The air is cooling down, the leaves are starting to change and the crisp smell of fall is filling the air — or is it pumpkin spice? For many Americans, that first pumpkin spice latte of the season is long-awaited. And each year, it seems, more and more pumpkin spice products become available for consumption. And with it, comes the infamous “pumpkin spice tax.”
What is the pumpkin spice tax?
Recent research from Magnify Money revealed that those pumpkin spice items you love so much are actually costing your wallet quite a bit extra.
The survey compared the prices of items with different flavors (including pumpkin spice) from six different national retailers. They found that the average “pumpkin spice tax” came out to 8.8% more compared to non-pumpkin spice items. However, in some cases, it could raise the price of seasonal items by up to 175%.
Of the six retailers the research focused on, Trader Joe’s averaged the largest pumpkin spice tax at 62%, while Target had the lowest at 14%.
When it comes to pumpkin spice lattes though, Starbucks holds the highest markup at 15.9%. This only makes sense, as they are the initial creators of the fall-themed beverage. However, interestingly enough, spots such as Dunkin Donuts and McDonald’s charge the same for their pumpkin-flavored beverages as they do for their non-pumpkin counterparts.
Despite these obvious huge differences in price, people still seem to go wild for pumpkin spice every year. What is it that makes us love the fall-themed flavoring so much? And why are people willing to pay extra to get their fix?
Catherine Franssen, assistant professor of biopsychology and director of neuro studies at Longwood University in Virginia, said it’s likely due to our sense of smell in relation to feelings of nostalgia.
While the ingredients used to make pumpkin pie spice are technically available all year long, many Americans have come to associate the smells and flavors with Thanksgiving and the holidays. Since we often spend this time of year eating, laughing and spending time with loved ones, it makes sense that we would associate the pumpkin spice flavor with good feelings.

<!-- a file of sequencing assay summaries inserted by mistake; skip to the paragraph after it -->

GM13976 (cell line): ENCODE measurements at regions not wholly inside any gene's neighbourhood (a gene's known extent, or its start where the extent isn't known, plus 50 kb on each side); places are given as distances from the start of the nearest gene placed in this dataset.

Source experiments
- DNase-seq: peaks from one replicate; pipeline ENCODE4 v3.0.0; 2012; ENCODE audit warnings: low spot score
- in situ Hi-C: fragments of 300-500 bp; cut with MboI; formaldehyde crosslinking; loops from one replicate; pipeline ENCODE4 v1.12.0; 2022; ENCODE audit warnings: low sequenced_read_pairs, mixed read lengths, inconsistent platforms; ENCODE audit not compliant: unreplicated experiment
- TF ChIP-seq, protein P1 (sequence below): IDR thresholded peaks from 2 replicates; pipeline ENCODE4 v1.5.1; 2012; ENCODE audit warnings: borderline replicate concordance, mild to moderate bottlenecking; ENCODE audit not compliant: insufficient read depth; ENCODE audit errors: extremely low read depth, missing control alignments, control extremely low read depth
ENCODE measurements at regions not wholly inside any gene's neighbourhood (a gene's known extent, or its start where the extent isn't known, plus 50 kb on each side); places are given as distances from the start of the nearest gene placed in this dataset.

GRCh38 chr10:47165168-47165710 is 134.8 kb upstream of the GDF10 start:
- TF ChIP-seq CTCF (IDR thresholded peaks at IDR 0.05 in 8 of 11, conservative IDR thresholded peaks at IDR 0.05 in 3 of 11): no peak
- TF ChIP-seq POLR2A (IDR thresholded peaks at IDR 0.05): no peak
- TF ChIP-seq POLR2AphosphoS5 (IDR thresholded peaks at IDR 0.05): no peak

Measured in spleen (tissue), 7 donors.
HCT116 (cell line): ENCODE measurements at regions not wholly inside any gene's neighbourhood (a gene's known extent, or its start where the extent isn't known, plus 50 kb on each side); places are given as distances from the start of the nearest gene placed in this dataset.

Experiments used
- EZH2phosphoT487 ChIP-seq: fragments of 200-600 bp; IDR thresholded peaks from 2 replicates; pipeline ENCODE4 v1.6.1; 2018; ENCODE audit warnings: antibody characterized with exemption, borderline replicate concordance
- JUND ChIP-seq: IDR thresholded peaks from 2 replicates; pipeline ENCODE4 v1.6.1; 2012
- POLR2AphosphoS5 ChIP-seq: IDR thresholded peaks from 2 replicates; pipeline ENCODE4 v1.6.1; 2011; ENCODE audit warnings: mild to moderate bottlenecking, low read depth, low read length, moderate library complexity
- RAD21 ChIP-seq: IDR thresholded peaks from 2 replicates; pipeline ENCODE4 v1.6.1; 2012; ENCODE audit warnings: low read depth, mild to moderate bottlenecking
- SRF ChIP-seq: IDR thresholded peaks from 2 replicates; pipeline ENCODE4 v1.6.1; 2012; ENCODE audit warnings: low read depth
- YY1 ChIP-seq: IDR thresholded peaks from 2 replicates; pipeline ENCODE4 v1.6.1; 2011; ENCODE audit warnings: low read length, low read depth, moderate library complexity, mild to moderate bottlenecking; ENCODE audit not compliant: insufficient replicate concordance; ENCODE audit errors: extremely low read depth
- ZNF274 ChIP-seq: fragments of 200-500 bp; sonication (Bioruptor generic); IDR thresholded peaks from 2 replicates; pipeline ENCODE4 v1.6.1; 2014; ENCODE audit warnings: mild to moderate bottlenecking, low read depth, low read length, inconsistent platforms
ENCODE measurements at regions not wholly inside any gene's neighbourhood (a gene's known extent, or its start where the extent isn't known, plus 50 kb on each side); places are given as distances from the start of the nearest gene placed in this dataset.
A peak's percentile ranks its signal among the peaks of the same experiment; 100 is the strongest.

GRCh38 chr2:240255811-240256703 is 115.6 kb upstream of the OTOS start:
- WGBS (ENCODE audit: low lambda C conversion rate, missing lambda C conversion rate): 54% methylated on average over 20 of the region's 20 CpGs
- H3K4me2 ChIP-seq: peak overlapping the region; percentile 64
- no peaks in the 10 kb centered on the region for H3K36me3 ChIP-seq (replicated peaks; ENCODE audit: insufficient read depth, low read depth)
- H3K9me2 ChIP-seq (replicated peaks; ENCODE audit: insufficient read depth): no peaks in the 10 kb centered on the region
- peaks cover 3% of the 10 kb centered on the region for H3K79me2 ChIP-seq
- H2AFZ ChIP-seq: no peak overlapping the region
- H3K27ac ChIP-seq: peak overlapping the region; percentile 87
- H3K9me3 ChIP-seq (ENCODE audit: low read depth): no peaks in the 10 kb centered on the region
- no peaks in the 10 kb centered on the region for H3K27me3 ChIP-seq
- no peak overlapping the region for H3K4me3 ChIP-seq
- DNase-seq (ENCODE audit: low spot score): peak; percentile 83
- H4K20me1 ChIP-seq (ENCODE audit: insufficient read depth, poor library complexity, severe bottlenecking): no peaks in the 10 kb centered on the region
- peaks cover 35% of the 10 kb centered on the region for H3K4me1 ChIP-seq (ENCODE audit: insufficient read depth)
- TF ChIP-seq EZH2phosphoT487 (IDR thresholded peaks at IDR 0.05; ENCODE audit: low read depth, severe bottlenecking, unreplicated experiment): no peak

According to Franssen, smell is the only one of our five senses that directly triggers the emotional center of the brain. So a familiar smell can instantly transport us to a specific time or place in our memory — like baking pumpkin pie with a grandparent.
“You smell it — or even see those pumpkin pictures [and memories are immediately triggered by the cerebral cortex],” Franssen said. “[It] tells the reward part of your brain, this is going to be great.”
Franssen added that it doesn’t hurt that pumpkin spice is often associated with sweet treats.
“Our brain really prefers sugar as its nutrient source, because sugar molecules are really small, so they can cross membranes really easily,” she said. “And your neurons, [or] brain cells, can use sugar really easily and readily.”
This makes it pretty easy for your brain to get excited about the thought of a sweet pumpkin treat coming your way.
“There’s a sugar loading and your brain says ‘yay sugar, I’m so excited about sugar,'” Franssen said. “Not only is it a general activation [in the brain], but it’s going to light up the reward centers of your brain, like our dopaminergic pathways.”
That, along with good marketing, makes the pumpkin spice tax trap pretty easy to fall into. You usually start seeing pumpkin spice advertisements in early fall (around September) and are told it’s only going to be available for a limited time. As soon as it is, you are ready to get your fill before the pumpkin spice runs out!
So, if you want your seasonal pumpkin treats, go ahead and indulge a little! Just keep in mind, you might have to budget a little more for that side of nostalgia that comes with it.